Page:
AMD Crimson Update 17.7.1 Fixes Crash Issues In Tekken 7 And Little Nightmares

AMD has released a new software update to address a very specific issue plaguing the RX 300 series graphics cards. This latest AMD Crimson update 17.7.1 targets the problems which users were facing when playing Tekken 7 and Little Nightmares.

In the case of Tekken 7, the bug only affected two GPUs of the RX 300 series, the 380 and 380X while in Little Nightmares, it spread across all RX 300 series graphics cards which would result in both games crashing. However, the crashing was less frequent in Tekken 7.

Considering how these issues have been present since May, when Little Nightmares came out, it is sad to see AMD still struggling to fix driver related issues well in time. Let’s hope the launch of the Vega lineup isn’t marred by similar issues. This specific RX 300 series bug would end up causing a ‘device lost’ issue in both of these games stemming from troubles with Unreal Engine 4 and the games would crash.

While AMD claims to have solved this RX 300 series bug with the AMD Crimson update 17.7.1 the new update also seems to have popped up some other problems as hinted by the “Known Issues” section of the AMD Crimson update 17.7.1 patch notes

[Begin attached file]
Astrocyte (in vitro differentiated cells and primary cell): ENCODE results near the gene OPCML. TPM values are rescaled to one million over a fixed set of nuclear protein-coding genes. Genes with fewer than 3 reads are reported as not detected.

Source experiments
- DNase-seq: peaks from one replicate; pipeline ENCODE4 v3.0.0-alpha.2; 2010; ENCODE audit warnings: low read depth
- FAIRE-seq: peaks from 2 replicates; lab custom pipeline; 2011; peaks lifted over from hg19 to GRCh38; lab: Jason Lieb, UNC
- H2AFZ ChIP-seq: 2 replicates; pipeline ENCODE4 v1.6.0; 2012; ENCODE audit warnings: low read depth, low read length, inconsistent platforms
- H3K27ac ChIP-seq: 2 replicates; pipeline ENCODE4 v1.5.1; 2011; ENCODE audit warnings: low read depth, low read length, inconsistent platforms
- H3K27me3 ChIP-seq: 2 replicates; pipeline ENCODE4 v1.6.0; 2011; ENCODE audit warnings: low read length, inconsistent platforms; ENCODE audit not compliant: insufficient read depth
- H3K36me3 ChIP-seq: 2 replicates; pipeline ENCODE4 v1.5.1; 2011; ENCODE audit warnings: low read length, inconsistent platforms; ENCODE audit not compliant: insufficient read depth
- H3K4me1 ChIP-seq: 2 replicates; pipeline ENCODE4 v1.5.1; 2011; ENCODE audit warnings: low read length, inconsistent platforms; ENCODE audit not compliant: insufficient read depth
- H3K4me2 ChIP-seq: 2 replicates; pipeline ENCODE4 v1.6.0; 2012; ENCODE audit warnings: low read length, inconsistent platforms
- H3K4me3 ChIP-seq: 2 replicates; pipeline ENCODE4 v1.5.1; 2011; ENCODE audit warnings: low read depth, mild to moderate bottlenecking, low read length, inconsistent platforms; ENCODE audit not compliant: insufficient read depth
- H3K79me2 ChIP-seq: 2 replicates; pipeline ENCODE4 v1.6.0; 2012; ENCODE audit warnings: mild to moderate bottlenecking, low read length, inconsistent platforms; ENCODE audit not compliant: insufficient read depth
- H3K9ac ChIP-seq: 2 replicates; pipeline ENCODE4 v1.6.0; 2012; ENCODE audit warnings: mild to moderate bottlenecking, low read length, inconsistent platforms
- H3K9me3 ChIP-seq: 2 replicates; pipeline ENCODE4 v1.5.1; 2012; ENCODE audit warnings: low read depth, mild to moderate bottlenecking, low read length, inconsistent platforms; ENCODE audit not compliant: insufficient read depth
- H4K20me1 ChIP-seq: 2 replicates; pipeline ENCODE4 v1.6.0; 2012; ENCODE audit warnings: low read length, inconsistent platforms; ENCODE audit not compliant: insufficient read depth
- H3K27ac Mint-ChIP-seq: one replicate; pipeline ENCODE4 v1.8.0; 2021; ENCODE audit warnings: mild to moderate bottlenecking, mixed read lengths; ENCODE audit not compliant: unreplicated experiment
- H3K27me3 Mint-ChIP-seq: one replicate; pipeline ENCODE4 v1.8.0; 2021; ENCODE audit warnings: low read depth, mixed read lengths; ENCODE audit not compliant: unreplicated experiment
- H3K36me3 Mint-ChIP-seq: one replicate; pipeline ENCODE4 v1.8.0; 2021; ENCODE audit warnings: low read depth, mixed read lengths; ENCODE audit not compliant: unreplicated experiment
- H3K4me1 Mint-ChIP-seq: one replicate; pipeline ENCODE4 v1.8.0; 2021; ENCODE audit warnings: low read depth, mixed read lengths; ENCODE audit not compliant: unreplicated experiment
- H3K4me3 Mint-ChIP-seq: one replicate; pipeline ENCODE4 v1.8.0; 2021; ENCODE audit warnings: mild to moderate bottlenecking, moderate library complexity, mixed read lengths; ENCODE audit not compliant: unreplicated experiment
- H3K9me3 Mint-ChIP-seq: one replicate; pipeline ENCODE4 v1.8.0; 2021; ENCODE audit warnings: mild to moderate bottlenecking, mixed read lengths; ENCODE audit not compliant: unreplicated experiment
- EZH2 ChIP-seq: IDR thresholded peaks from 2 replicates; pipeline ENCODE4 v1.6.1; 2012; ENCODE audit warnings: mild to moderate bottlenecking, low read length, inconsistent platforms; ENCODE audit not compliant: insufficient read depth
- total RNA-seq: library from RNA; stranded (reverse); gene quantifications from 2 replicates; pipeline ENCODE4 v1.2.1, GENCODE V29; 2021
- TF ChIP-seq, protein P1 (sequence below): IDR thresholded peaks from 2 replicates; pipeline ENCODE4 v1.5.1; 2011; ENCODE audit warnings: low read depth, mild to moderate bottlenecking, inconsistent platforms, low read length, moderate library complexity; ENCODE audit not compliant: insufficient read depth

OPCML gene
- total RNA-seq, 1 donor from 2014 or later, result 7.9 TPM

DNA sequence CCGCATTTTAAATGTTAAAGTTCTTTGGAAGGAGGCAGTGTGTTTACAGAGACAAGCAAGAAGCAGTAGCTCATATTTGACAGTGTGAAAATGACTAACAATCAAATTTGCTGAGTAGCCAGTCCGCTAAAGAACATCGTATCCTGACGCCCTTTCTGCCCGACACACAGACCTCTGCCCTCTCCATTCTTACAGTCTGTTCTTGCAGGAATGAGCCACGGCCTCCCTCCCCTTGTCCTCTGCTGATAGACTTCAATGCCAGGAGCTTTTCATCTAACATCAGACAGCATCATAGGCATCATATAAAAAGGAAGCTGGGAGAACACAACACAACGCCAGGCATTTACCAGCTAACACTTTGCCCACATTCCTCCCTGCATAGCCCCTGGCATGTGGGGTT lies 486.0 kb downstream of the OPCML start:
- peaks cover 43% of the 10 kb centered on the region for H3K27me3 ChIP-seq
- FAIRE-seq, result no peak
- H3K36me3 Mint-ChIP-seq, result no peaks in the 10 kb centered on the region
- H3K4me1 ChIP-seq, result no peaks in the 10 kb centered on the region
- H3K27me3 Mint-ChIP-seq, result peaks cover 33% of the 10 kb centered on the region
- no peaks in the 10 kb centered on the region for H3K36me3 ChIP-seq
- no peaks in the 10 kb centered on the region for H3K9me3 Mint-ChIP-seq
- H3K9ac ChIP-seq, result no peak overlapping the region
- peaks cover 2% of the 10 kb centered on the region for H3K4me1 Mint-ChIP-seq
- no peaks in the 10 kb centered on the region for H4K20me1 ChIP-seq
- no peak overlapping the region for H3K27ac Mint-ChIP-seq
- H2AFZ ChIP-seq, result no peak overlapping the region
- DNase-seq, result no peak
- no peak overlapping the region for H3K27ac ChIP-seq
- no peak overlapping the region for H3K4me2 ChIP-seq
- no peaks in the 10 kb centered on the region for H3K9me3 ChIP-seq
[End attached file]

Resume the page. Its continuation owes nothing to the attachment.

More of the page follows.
Graphical corruption may be experienced in Tom Clancy’s: Rainbow Six Siege when MSAA is enabled.
A small number of apps may experience issues with Borderless Fullscreen mode and AMD FreeSync technology if other applications or game launchers are running on the primary screen in the background.
Counter-Strike: Global Offensive and World of Warcraft may experience flickering or performance issues the first time the game is launched on a system boot with AMD FreeSync technology enabled.

Given the huge variety of hardware and software compositions out there, it makes sense that a couple of issues with updates would pop up every now and then. To AMD’s credit, they have improved their driver updates considerably in an effort to take back market share from Nvidia and Intel and in turn the issues are less frequent than what could be expected a few years back.